Swedish state-owned miner LKAB has discovered, what it claims to be Europe’s largest known deposit of rare earth oxides, in the Per Geijer area near Kiruna.
The firm has identified mineral resources of more than one million tonnes of rare earth oxides, which are essential for the manufacture of electric vehicles and wind turbines, among other applications.
LKAB president and group CEO Jan Moström said: “This is the largest known deposit of rare earth elements in our part of the world, and it could become a significant building block for producing the critical raw materials that are absolutely crucial to enable the green transition.”
Rare earth elements are currently not mined in Europe. This makes the region reliant on imports to meet demands, which are surging due to an increase in electric vehicles and renewable energy.
Sweden Minister for Energy, Business and Industry Ebba Busch said: “Electrification, the EU’s self-sufficiency and independence from Russia and China will begin in the mine.”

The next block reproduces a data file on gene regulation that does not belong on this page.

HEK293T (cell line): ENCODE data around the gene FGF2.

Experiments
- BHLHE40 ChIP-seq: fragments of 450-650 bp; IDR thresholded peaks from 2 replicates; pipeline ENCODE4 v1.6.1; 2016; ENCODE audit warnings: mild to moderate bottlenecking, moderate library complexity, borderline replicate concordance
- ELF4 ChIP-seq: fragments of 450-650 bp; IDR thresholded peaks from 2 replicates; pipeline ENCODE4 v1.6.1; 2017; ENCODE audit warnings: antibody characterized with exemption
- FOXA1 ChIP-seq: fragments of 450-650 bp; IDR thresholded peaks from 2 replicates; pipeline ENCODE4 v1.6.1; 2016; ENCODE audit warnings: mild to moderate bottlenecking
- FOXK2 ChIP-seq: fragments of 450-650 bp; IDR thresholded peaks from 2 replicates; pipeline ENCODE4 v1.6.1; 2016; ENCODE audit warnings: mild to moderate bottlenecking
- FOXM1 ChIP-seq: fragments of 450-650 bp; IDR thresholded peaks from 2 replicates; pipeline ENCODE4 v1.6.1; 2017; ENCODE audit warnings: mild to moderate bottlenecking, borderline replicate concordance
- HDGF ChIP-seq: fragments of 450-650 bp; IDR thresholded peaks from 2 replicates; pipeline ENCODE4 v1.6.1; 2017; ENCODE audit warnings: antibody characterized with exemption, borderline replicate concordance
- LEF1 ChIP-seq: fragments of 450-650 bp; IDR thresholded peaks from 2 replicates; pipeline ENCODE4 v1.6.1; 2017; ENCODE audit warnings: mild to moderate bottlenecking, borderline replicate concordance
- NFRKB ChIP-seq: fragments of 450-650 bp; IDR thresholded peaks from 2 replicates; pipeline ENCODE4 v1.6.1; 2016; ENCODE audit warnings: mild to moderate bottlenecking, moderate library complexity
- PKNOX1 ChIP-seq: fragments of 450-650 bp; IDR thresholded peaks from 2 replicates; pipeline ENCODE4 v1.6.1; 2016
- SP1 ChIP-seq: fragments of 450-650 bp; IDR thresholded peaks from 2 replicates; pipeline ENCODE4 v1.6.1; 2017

The firm intends to submit an application for an exploitation concession for the Per Geijer deposit in 2023.
LKAB is currently preparing a drift at a 700m depth in the existing Kiruna mine. This is laid towards the new deposit to enable investigation of its depth.
Moström added: “We are already investing heavily to move forward, and we expect that it will take several years to investigate the deposit and the conditions for profitably and sustainably mining it.”
Located close to existing operations in Kiruna, the Per Geijer deposit has the potential to become Europe’s most important mine for critical raw materials.